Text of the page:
Every blogger, myself included has written about the upcoming shortage of physicians, well this is predicated on better healthcare, but as we are seeing from the downturn in the economy, people are not going to the doctor to take care of their health, it is still a “risk management world” out there, and if some folks get healthier along the way, it is viewed as a plus. So now physicians have one more battle on their hands besides all the administrative nightmares that go with dealing with insurers, and that is to work with patients with discounts and further encourage them to take care of their health, but how do you do that when the pot is running low? House payments and rent come first.
Then there will be the P4P (pay for performance) issues that crop up next with the insurers evaluating the patient care and why Suzy has not had her mammogram and what have they done to encourage it, but the physicians can only lead patients to the water, they can’t make them drink, so again one more downside of the “risk management world” of healthcare today. Give it a little more time and the reviews will be in with their local managed care office auditing and scrutinizing what each member is doing, if they have not given any thought as to why this is occurring. The audit process can be interesting too when the local IPA comes up with questions on deceased patients, who of course no longer need a mammogram or a PSA test and the practice has to inform them that the patient is deceased, and the physicians get drilled about patients who are no longer coming there, but have changed to another physician, and again all a waste of administrative time to have to document all of this for the practice. Do these things happen frequently, they sure do as the insurers don’t always have their records up to date and it is up to the physician to fill them in. This once more cuts in to the valuable 10-15 minute time slots for consulting with patients too. BD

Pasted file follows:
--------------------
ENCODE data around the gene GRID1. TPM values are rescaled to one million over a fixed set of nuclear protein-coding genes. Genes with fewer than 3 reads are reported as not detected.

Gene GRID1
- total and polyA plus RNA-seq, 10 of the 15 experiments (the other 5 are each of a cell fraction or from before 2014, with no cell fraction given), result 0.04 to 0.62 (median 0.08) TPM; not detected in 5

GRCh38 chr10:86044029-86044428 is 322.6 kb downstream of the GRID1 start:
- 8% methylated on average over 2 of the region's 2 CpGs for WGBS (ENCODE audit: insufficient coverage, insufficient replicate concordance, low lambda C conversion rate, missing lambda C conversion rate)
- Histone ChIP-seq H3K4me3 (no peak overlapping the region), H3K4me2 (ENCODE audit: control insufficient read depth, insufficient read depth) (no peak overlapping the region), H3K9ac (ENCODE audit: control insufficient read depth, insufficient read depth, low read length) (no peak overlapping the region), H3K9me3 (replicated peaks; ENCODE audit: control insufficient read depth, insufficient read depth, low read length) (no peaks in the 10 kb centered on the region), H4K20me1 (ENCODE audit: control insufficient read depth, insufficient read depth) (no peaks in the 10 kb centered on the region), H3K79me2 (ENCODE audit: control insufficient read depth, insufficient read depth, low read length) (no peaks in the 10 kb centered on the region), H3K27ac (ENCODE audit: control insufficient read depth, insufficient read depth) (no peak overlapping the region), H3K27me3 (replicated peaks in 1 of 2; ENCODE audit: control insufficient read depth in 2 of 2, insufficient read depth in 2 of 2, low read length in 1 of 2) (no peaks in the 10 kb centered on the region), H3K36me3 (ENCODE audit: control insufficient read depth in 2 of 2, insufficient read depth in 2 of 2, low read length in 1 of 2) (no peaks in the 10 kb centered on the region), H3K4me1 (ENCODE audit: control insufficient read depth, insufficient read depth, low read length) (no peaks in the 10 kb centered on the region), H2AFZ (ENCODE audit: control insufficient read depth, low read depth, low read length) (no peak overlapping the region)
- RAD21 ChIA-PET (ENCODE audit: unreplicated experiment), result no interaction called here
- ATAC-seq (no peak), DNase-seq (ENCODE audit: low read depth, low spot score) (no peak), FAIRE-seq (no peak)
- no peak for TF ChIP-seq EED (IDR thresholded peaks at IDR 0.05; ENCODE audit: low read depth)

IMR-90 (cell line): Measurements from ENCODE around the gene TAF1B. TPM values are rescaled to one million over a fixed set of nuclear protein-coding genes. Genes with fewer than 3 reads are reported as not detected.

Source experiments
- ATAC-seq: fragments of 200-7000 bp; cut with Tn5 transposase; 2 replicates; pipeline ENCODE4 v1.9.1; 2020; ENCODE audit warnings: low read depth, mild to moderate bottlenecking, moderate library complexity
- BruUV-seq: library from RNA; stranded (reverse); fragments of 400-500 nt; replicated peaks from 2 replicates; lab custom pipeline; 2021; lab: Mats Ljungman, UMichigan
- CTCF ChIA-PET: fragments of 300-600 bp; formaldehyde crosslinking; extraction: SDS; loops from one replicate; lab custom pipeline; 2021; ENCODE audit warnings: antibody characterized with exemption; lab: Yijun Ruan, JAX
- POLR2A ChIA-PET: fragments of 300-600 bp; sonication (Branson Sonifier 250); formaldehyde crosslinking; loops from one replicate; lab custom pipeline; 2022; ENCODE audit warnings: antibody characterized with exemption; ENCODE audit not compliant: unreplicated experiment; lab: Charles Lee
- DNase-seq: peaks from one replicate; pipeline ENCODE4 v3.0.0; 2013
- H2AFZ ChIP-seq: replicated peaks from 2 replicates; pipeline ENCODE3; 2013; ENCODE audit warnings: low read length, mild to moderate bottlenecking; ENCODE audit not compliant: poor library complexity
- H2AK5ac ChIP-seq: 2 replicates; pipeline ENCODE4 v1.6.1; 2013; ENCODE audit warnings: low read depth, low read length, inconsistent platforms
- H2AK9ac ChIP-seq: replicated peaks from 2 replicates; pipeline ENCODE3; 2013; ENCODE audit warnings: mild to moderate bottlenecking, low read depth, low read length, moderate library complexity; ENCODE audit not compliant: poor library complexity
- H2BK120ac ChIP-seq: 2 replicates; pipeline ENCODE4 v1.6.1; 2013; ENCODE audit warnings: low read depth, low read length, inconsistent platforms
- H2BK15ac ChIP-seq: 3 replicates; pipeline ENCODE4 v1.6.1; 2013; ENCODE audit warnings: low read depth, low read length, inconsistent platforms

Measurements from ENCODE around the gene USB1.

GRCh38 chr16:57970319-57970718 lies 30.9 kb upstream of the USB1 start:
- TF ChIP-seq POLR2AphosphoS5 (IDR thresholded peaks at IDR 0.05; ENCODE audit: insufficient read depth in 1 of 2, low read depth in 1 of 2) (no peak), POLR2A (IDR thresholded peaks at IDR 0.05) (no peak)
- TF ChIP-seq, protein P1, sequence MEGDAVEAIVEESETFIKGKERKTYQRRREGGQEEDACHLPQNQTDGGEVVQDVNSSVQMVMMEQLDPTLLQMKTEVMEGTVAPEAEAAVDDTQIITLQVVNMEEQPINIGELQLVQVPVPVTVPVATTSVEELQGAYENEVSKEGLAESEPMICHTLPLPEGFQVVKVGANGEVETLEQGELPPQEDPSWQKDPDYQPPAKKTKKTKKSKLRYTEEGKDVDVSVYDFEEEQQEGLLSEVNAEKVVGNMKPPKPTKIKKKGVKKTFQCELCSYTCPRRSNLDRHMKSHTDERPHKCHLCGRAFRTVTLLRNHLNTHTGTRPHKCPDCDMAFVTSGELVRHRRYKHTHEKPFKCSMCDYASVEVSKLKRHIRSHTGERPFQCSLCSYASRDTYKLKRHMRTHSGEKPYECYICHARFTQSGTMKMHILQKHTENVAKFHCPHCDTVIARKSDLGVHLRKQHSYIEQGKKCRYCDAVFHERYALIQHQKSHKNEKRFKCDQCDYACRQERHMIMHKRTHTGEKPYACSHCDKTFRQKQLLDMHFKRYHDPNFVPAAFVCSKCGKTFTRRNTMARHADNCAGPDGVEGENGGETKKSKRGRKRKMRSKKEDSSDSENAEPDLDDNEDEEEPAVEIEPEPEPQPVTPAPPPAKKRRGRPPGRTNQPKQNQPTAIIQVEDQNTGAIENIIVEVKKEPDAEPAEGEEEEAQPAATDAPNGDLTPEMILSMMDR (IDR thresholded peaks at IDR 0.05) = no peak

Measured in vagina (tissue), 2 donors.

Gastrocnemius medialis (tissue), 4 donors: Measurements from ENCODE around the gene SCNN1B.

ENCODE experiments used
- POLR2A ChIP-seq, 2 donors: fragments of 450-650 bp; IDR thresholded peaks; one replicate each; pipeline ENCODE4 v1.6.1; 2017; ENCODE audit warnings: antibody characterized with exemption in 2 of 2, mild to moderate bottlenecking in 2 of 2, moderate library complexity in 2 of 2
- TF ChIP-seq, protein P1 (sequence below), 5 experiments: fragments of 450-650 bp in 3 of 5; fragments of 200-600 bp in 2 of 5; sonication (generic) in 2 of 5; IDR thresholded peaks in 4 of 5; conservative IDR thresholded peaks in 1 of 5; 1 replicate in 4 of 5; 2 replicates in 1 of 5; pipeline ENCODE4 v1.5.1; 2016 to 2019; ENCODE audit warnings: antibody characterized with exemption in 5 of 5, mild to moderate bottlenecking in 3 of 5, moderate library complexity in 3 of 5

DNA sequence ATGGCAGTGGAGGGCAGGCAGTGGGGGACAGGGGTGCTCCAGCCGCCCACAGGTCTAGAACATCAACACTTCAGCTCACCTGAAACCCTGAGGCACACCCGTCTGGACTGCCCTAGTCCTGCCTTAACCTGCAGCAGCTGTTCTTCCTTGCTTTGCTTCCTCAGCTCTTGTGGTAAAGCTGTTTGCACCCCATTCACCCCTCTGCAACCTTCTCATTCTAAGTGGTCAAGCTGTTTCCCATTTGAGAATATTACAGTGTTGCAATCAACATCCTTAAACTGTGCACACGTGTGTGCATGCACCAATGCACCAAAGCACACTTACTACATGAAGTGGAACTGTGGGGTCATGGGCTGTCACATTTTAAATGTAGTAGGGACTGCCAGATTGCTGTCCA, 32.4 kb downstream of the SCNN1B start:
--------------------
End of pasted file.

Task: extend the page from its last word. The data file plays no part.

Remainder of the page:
As Americans are cutting back on health care costs, doctors are working to keep their offices full. According to a survey of 75 physician practices, revenues are down 3.5% this year, compared with a rise of 6% last year, Dow Jones Newswires columnist Victoria Knight reports.